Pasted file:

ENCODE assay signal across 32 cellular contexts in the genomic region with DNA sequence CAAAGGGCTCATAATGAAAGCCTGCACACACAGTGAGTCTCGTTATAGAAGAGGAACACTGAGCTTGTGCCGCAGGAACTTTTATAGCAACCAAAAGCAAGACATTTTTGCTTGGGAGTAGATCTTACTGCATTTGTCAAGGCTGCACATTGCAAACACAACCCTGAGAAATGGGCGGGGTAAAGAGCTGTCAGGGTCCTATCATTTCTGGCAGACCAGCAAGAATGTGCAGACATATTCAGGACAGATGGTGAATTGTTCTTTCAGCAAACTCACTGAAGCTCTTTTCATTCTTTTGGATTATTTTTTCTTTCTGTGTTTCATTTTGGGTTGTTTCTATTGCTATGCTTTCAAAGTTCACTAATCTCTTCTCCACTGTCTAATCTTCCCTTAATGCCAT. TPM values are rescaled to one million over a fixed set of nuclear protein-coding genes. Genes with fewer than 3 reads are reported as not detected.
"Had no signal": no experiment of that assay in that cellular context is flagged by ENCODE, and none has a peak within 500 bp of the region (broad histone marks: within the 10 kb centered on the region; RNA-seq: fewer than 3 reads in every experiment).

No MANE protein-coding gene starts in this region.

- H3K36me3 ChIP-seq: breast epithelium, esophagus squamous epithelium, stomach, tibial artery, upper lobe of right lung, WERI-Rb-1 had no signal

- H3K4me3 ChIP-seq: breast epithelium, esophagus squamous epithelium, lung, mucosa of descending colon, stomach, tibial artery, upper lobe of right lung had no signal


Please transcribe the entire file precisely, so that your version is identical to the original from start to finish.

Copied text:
ENCODE assay signal across 32 cellular contexts in the genomic region with DNA sequence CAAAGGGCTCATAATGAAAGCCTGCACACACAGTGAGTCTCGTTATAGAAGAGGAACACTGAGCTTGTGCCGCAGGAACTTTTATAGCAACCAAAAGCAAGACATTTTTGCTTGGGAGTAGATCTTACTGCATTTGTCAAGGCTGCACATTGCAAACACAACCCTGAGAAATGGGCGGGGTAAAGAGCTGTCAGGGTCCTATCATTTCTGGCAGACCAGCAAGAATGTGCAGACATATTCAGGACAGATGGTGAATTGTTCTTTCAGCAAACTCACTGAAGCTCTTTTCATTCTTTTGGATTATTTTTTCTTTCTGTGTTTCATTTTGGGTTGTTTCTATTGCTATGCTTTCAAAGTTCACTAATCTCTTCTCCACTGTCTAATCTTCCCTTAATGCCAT. TPM values are rescaled to one million over a fixed set of nuclear protein-coding genes. Genes with fewer than 3 reads are reported as not detected.
"Had no signal": no experiment of that assay in that cellular context is flagged by ENCODE, and none has a peak within 500 bp of the region (broad histone marks: within the 10 kb centered on the region; RNA-seq: fewer than 3 reads in every experiment).

No MANE protein-coding gene starts in this region.

- H3K36me3 ChIP-seq: breast epithelium, esophagus squamous epithelium, stomach, tibial artery, upper lobe of right lung, WERI-Rb-1 had no signal

- H3K4me3 ChIP-seq: breast epithelium, esophagus squamous epithelium, lung, mucosa of descending colon, stomach, tibial artery, upper lobe of right lung had no signal